Greater Oklahoma City is in the geographic center of North America equidistant from the east and west coasts and major trade partners of Canada and Mexico. The ten county region is at the crossroads of the U.S., sitting at the heart of three major national highways on the NAFTA corridor.
There's a reason Greater Oklahoma City is such a great place for business: Location. The ten county region is positioned within a day's drive of the rapidly-growing south-central region (OK, TX, AR, LA) projected to grow more than 44% during the next 25 years.
Metropolitan statistical areas are geographic entities defined by the U.S. Office of Management and Budget (OMB) for use by Federal statistical agencies in collecting, tabulating, and publishing Federal statistics. An MSA contains a core urban area of 50,000 or more population, consists of one or more counties and includes the counties containing the core urban area, as well as any adjacent counties that have a high degree of social and economic integration (as measured by commuting to work) with the urban core.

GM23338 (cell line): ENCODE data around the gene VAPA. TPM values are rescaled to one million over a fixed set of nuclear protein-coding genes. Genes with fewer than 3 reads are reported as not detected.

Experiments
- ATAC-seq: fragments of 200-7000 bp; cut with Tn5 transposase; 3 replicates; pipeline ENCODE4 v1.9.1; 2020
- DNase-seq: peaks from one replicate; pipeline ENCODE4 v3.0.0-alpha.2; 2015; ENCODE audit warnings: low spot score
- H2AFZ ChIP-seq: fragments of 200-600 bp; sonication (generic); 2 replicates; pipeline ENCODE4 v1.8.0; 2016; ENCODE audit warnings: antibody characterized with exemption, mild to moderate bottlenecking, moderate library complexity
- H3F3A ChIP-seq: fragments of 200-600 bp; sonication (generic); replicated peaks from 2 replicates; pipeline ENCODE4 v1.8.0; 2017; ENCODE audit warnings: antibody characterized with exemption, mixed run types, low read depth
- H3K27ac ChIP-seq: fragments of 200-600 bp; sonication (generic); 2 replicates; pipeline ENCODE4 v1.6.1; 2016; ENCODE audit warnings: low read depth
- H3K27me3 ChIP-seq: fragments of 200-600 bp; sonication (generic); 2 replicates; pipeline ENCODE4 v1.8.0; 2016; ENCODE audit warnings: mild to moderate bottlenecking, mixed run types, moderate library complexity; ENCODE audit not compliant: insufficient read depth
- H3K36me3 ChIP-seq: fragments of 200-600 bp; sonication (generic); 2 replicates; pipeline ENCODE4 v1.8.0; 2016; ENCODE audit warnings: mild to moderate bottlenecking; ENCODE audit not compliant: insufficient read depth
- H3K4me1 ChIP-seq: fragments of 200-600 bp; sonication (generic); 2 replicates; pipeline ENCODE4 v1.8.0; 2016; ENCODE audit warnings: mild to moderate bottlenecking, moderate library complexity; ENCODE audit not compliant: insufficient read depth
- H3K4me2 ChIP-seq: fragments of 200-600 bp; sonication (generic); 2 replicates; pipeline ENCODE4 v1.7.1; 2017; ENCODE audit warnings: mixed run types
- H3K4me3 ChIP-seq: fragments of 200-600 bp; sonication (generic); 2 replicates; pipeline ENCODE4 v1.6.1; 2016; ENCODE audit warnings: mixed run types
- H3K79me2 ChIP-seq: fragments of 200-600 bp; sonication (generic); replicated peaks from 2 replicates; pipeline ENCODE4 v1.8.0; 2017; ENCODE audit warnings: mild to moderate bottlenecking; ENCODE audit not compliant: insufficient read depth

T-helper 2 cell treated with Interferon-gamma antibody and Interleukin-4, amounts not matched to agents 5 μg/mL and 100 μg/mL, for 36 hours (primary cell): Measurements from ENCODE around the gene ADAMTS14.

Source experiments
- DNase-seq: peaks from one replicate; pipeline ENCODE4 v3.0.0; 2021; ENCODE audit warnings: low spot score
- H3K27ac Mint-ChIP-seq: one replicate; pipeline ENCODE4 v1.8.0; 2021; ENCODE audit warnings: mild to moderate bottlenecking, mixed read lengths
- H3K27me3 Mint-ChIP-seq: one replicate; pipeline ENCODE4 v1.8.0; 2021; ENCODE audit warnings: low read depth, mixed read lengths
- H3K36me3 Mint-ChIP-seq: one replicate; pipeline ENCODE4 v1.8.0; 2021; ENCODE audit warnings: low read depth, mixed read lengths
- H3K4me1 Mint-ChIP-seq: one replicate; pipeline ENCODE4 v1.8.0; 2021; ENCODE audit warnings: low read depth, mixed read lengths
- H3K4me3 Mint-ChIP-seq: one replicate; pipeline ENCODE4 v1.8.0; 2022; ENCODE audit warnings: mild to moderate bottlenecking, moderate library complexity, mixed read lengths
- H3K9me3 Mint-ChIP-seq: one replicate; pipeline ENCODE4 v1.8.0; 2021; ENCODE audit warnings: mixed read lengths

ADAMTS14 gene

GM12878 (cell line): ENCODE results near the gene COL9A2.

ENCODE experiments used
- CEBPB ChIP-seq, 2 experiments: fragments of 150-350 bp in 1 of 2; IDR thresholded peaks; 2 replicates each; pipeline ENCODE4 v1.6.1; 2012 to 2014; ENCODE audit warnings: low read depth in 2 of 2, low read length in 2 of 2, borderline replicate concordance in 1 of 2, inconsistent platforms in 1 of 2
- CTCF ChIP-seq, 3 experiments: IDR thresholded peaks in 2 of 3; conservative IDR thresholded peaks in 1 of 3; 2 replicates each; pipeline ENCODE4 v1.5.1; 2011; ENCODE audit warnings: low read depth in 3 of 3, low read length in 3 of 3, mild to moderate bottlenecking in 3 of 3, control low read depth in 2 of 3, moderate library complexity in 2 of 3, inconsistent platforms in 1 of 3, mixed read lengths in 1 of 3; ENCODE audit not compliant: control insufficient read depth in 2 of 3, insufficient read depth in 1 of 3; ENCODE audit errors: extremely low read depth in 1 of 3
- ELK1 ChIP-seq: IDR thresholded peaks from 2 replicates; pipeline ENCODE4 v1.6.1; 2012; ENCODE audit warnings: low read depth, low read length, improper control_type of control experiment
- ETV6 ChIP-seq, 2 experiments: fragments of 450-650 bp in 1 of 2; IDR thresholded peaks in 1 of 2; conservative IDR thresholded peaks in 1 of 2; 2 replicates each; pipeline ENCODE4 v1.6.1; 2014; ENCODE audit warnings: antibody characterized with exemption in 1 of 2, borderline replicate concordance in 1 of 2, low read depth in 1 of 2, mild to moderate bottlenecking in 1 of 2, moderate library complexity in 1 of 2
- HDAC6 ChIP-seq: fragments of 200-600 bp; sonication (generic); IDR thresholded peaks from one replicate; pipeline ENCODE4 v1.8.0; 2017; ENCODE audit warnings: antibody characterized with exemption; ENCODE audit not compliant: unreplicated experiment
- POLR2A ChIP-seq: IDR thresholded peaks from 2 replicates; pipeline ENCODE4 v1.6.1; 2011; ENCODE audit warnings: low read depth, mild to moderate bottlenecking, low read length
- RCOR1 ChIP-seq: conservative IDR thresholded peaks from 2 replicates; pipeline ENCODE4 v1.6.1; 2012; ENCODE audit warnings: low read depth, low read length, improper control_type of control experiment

In a competitive business environment, it can be difficult for a city to stand apart. But for Oklahoma City, the cost of living, pro-business environment, incredible incentives offered, central location and quality of life combine to make OKC an ideal place to do business.
The economy was staggering in 2005 when General Motors’ officials announced plans to close the $500 million Oklahoma City plant. Leaders with the Greater Oklahoma City Chamber of Commerce knew they had to move quickly to re‐purpose the 3.8 million square foot plant. What they didn’t know was that they were about to turn a gaping hole in the regional economy into an amazing economic development success story‐‐‐ the Tinker Aerospace Complex (TAC).
When Dell, the world’s largest computer maker, announced plans in July 2004 to open a Customer Care Center in Oklahoma City, it caught many people by surprise. But it didn’t surprise anyone who had worked behind the scenes to make it happen.
"This wasn't just an economic development initiative," said Brenda Hudson, Director of SMB Services for Dell Inc. "This was a joining of a corporation with real people and a real community and a real sense of partnership."
Dell needed a nimble, creative Economic Development Team with common goals and the ability to change focus quickly, providing a firm with their stated needs, and more.